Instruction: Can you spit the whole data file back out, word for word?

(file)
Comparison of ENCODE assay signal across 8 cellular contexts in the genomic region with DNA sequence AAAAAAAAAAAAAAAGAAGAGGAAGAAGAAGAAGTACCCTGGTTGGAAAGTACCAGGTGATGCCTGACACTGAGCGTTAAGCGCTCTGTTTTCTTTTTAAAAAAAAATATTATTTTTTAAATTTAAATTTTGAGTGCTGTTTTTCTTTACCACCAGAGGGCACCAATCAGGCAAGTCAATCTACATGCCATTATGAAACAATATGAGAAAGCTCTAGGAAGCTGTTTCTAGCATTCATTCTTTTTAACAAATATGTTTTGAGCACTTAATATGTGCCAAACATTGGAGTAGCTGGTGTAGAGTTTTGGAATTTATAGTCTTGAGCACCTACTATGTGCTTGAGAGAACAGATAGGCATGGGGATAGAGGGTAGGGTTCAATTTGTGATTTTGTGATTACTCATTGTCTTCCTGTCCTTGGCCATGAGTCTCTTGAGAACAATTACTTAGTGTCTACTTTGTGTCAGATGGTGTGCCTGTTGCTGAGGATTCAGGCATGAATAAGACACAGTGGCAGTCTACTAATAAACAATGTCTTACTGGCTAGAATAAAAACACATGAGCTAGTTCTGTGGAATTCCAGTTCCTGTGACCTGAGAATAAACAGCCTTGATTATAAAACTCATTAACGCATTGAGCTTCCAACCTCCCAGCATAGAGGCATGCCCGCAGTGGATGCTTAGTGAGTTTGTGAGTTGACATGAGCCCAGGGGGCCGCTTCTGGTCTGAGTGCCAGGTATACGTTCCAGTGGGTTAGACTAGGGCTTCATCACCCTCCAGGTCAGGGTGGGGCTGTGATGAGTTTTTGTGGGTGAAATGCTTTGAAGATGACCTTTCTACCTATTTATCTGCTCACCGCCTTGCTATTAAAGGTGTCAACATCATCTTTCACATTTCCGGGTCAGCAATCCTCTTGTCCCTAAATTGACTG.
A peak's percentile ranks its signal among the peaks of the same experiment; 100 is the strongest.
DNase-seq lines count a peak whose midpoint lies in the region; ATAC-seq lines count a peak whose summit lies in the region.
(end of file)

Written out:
Comparison of ENCODE assay signal across 8 cellular contexts in the genomic region with DNA sequence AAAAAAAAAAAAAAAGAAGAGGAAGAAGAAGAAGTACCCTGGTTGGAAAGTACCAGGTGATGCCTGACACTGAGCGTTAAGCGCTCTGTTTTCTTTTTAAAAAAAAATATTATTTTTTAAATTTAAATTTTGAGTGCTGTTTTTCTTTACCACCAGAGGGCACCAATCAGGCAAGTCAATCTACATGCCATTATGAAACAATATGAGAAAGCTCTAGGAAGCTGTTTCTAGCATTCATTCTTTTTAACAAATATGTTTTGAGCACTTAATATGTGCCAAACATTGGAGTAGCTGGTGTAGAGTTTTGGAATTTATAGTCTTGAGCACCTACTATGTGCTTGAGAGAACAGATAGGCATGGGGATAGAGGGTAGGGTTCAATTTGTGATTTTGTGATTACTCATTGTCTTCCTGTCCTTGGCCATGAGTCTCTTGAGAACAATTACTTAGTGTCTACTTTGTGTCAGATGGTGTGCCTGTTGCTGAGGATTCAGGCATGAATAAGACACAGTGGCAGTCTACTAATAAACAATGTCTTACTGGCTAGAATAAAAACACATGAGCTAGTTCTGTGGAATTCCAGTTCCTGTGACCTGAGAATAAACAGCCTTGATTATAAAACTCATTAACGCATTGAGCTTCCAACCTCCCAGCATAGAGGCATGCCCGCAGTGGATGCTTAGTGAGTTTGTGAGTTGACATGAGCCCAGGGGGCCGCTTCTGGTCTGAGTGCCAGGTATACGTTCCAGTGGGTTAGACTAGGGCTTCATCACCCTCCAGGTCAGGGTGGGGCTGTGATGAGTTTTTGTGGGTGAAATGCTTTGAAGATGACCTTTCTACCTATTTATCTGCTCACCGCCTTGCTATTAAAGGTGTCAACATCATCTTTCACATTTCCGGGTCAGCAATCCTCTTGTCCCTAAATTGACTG.
A peak's percentile ranks its signal among the peaks of the same experiment; 100 is the strongest.
DNase-seq lines count a peak whose midpoint lies in the region; ATAC-seq lines count a peak whose summit lies in the region.